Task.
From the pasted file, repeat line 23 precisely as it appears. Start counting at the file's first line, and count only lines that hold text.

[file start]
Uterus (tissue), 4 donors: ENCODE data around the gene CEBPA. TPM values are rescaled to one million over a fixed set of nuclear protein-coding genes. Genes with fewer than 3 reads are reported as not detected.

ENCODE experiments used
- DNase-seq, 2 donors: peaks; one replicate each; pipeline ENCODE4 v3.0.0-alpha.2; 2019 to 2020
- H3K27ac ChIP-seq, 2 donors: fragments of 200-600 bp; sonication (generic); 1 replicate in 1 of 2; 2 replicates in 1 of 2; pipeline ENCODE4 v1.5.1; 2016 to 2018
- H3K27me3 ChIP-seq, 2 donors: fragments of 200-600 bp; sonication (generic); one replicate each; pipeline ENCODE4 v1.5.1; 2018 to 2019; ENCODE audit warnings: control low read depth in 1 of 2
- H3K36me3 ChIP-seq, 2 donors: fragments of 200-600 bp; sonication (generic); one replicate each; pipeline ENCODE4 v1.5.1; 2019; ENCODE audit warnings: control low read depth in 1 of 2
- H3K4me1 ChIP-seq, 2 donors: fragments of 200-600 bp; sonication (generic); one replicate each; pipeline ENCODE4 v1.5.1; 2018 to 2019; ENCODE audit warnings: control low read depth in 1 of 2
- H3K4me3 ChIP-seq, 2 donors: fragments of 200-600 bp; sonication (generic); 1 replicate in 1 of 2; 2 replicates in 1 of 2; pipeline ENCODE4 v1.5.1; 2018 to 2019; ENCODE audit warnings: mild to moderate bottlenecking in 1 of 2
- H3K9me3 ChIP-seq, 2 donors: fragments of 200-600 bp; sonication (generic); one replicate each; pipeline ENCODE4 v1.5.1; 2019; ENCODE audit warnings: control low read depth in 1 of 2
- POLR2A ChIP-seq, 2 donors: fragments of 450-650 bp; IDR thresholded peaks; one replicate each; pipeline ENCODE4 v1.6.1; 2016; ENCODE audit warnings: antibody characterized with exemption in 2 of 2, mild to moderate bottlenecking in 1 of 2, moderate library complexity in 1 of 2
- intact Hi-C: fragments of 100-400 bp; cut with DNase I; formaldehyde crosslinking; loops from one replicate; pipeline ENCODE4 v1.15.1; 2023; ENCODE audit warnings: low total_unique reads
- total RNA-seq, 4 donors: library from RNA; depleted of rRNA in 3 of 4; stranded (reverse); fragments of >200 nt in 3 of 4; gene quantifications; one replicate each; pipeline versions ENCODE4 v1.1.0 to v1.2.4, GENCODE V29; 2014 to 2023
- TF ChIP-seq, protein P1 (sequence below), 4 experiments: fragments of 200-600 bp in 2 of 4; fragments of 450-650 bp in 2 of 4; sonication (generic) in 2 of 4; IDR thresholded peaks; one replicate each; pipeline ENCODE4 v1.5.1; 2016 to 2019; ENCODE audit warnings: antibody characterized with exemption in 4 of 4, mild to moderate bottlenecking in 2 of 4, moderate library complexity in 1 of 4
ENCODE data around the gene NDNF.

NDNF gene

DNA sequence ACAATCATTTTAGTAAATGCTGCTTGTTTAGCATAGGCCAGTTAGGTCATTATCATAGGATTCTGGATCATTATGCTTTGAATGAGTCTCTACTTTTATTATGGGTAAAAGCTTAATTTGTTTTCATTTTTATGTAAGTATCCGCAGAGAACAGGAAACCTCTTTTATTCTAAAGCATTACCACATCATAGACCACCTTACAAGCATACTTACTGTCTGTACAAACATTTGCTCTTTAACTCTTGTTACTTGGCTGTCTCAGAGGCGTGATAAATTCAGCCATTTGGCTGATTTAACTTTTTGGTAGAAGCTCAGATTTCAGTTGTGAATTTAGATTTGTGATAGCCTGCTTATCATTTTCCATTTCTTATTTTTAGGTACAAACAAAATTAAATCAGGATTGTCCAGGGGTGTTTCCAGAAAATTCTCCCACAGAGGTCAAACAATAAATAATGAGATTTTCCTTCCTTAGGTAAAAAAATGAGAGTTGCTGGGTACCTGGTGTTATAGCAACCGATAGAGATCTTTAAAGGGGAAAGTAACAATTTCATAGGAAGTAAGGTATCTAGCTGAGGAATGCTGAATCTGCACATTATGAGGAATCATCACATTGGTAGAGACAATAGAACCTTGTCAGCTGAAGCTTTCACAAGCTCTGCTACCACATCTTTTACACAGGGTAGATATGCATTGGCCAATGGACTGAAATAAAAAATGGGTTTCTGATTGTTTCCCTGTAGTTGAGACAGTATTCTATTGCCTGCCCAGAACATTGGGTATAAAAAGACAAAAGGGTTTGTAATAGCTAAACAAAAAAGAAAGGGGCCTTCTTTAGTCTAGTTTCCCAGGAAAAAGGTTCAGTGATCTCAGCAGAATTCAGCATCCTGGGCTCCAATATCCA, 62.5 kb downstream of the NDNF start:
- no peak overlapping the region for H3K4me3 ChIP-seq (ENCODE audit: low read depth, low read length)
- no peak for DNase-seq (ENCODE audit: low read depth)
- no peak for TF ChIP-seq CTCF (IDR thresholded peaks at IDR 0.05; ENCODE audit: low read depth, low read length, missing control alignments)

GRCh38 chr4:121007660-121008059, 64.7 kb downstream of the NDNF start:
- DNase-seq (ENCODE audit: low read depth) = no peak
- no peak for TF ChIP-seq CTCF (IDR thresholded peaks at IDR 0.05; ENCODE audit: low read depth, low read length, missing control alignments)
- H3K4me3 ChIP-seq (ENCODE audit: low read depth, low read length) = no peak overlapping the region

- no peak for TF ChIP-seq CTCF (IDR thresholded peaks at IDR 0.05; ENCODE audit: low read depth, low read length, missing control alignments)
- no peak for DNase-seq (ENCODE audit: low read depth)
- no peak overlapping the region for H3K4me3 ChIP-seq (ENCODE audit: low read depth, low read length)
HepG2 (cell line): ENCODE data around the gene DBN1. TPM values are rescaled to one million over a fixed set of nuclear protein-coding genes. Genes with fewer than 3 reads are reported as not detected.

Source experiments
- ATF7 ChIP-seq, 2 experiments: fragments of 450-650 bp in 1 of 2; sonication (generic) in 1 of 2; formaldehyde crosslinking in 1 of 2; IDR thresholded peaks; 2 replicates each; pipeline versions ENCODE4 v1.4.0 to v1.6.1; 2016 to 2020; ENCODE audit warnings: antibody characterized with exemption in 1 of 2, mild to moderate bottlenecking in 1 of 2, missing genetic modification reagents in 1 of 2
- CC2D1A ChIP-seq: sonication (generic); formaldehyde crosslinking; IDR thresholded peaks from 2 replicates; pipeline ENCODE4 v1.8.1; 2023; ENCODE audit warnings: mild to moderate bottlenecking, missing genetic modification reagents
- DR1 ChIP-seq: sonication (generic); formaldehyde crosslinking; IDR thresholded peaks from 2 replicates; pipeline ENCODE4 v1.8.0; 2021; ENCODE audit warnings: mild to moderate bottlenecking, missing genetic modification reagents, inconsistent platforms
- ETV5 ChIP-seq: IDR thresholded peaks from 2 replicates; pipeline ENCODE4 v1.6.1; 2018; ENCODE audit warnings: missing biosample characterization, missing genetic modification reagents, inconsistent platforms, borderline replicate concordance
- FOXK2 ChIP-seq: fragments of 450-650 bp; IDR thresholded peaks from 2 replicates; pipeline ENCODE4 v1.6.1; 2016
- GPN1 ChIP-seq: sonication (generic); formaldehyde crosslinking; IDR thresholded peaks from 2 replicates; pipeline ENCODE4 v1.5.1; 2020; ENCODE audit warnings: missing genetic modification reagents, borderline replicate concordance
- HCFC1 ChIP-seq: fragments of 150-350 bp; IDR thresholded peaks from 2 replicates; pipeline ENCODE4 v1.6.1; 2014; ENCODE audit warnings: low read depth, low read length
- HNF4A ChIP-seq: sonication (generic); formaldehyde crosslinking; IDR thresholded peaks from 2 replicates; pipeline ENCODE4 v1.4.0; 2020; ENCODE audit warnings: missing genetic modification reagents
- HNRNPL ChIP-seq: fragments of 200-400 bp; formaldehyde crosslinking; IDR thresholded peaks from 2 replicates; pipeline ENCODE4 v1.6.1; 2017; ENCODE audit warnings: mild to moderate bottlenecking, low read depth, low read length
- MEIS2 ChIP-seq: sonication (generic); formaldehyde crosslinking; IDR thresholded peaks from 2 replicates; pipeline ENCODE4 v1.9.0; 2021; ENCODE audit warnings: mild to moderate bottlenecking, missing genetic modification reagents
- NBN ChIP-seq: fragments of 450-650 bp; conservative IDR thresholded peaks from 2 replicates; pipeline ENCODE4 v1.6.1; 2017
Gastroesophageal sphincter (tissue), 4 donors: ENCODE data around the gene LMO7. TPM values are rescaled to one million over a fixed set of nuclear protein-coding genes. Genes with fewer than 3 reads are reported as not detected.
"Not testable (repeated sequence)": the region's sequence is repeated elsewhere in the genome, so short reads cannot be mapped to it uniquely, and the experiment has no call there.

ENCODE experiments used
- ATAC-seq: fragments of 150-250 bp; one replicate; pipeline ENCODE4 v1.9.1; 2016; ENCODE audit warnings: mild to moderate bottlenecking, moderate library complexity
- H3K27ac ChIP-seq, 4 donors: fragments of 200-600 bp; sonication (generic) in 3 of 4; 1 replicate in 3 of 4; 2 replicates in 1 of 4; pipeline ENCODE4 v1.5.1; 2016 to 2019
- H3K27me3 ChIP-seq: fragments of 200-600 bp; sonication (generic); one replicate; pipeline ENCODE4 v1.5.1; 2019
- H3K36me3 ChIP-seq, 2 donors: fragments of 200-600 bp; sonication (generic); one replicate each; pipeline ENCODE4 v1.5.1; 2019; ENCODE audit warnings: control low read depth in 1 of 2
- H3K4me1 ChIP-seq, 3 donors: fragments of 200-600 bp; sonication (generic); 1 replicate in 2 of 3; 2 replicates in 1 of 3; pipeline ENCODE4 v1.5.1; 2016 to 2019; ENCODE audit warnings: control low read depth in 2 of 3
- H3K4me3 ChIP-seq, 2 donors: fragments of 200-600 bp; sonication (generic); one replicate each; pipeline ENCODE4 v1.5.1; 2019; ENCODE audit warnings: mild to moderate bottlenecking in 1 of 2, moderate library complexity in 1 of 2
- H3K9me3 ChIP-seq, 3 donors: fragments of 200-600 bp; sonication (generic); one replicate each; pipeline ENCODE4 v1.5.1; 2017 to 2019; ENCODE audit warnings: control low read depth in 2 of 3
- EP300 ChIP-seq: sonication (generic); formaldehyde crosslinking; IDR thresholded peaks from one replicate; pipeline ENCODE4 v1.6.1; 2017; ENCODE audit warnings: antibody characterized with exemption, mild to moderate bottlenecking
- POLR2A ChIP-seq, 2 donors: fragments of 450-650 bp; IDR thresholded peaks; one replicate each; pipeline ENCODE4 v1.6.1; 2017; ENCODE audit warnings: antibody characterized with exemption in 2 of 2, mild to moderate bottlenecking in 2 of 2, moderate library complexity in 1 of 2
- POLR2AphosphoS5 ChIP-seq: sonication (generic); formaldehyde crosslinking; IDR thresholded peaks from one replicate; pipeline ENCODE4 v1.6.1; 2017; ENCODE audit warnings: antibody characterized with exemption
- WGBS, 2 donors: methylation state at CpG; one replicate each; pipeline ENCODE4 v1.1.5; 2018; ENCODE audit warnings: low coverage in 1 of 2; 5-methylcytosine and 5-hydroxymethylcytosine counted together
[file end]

- H3K4me3 ChIP-seq (ENCODE audit: low read depth, low read length) = no peak overlapping the region